Xavier Totti, editor of Centro Publications was there to introduce the book. Totti stressed the contributions of this publication to the history of Puerto Ricans in New York. He mentioned that “this book opens a new page in the history of Puerto Ricans in New York by highlighting the importance of union and community organization in the civil rights movement. The history of the fights for civil rights has been untold and is revealed in Gerena’s book.”

Miguel Rodríguez López, provost of El Centro de Estudios Avanzados, was pleased to welcome the large group of attendees and host at the institution the type of debate unveiled by Gerena’s book. Located in historic Old San, El Centro de Estudios Avanzados is a higher education institution with a graduate program whose objective is to develop individuals committed with Puerto Rico and its culture. Edwin Meléndez, director of el Centro de Estudios Puertorriqueños emphasized how events like Gerena’s book presentation encourages a dialogue about the diaspora in Puerto Rico.

PRdream mourns the passing of Rosario Ferré, September 28, 1938 – February 18, 2016


The grande dame of Puerto Rican belles lettres has died! Rosario Ferré was born in 1938 in Ponce, Puerto Rico. In 1960 she graduated from Manhattanville College in New York as an English major. She obtained her Masters degree in Spanish and Latin American literature from the University of Puerto Rico in 1985 and her Ph.D. from the University of Maryland in 1987. She began writing in 1970, when she edited and published a literary magazine called Zona de carga y descarga in Puerto Rico. This magazine published the works of young Puerto Rican writers, many of whom have later become well-known in the literary landscape of the island. In 1976 she published her first book of short stories, Papeles de Pandora (Mortiz, México). That same year she received a prize at the Ateneo Puertorriqueño and at Casa de las Américas, in Cuba, for her short stories. In 1978 she published El medio pollito, a book of fables (Huracán, P.R.); in 1981 La mona que le pisaron la cola and Los cuentos de Juan Bobo (Huracán, P.R.), children’s stories.

From 1977 to 1980 she wrote a column of literary criticism in the Puerto Rican newspaper, El Mundo, called “Carga y Descarga.” In 1982 she published a book of feminist essays, Sitio a Eros (Mortiz, México), and re-edited in an expanded version in 1985; in1984 she published her first book of poems, Fábulas de la garza desangrada (Mortiz, México). Her novel Maldito Amor (Mortiz), was published in 1985 and has been re-edited many times, by editorial Hispanoamericana in Argentina, and Huracán in Puerto Rico; in 1987 she published El acomodador, una lectura fantástica de Felisberto Hernández (Fondo de Cultura Económica, México). A book of critical essays about the Argentinian writer Julio Cortázar, El romántico en su observatorio, was published in 1990.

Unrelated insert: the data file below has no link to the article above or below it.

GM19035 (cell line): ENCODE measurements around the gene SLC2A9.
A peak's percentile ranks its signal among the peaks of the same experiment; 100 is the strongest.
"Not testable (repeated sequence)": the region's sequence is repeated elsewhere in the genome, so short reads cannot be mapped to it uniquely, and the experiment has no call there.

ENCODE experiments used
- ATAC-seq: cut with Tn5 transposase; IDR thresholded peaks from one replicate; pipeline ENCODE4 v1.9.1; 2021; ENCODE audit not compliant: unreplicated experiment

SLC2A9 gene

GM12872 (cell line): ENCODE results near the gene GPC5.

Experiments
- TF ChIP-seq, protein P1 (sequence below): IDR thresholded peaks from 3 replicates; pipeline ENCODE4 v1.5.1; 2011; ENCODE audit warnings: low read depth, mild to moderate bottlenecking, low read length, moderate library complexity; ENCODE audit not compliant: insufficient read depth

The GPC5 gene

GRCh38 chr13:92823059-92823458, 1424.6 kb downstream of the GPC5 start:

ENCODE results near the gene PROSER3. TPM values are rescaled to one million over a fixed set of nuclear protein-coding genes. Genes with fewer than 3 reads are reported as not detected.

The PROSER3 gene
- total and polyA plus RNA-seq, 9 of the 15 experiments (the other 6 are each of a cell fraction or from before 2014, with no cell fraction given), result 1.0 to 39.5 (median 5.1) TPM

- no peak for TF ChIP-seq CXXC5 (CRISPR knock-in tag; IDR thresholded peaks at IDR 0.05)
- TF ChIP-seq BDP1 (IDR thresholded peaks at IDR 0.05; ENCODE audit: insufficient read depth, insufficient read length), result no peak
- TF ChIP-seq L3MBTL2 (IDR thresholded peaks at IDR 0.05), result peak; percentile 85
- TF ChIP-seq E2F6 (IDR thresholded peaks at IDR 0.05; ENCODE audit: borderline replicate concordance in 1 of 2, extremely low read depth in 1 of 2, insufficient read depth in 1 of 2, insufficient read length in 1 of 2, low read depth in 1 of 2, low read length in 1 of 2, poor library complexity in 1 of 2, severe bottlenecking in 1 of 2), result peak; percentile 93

Ferré did a version of Maldito Amor in English, and it was published as Sweet Diamond Dust in January 1989 by Ballantine Books, N.Y.. It was reprinted by Dutton Plume in 1996. A book of fables, Sonatinas, was published in August 1989 by Huracán in Puerto Rico. A book of literary essays, El árbol y sus sombras, was published in November of 1989 by Fondo de Cultura Económica, in México. Her book of essays, El coloquio de las Perras, was published by Editorial Cultural in PR in1991. A book of short stories, The Youngest Doll, (an English version of Papeles de Pandora) was published in 1991 by the University of Nebraska Press. Editorial Cultural in Puerto Rico published her book on Julio Cortázar ‘s short stories, El romántico en su observatorio (1992).

In 1992 she published Las dos Venecias, a book of poems and short stories, with Mortiz, Mexico; as well as Memorias de Ponce, a biography of her father, Luis A. Ferré, with Editorial Norma, in Colombia. In 1992 she received the Liberatur Prix in Frankfurt, Germany, for her novel Kristalzucker, a translation of Sweet Diamond Dust into German, published in Switzerland by Rotpunkverlag. Her children’s stories have also been translated into German as Die Halbe Hunchen, and were published in Frankfurt. In1996 she was invited to participate as an honorary guest in the Grinzane Cavour prize in Turin, Italy, as a Puerto Rican writer. La batalla de las vírgenes, a novella, was published in1994 by Editorial Universitaria, in Río Piedras, P.R. Her anthology of poems, Antología Personal, was published by Editorial Cultural that same year. In 1997 Editorial Santillana-Alfaguara has published her children’s stories in Puerto Rico.

The novel, The House on the Lagoon, came out published by Farrar, Straus, Giroux in New York, in September,1995, and was picked as one of the five finalists for the National Book Award in the U. S. It also received the Critic’s Choice Award and was selected for the Book of the Month Club in 1995.

The Spanish version of this novel was published 1997 by EMECE in Spain. It was also published in Germany, Britain, The Netherlands, France, Poland, Italy and Greece. Her novel, Eccentric Neighborhoods, was published by Farrar, Straus and Giroux in March, 1998, and has recently been published by Editorial Planeta in Mexico and Vintage Español in the U.S. in Spanish. It was also published in Germany, with Krüger Verlag, in 1999, and in Italy, Holland and France.

Her most recent book of essays, A la sombra de tu nombre, was published by Alfaguara and is currently on sale in Puerto Rico and the United States. Her latest novel, Flight of the Swan, has was published by Farrar Straus and Giroux.

© Rosario Ferré, All Rights Reserved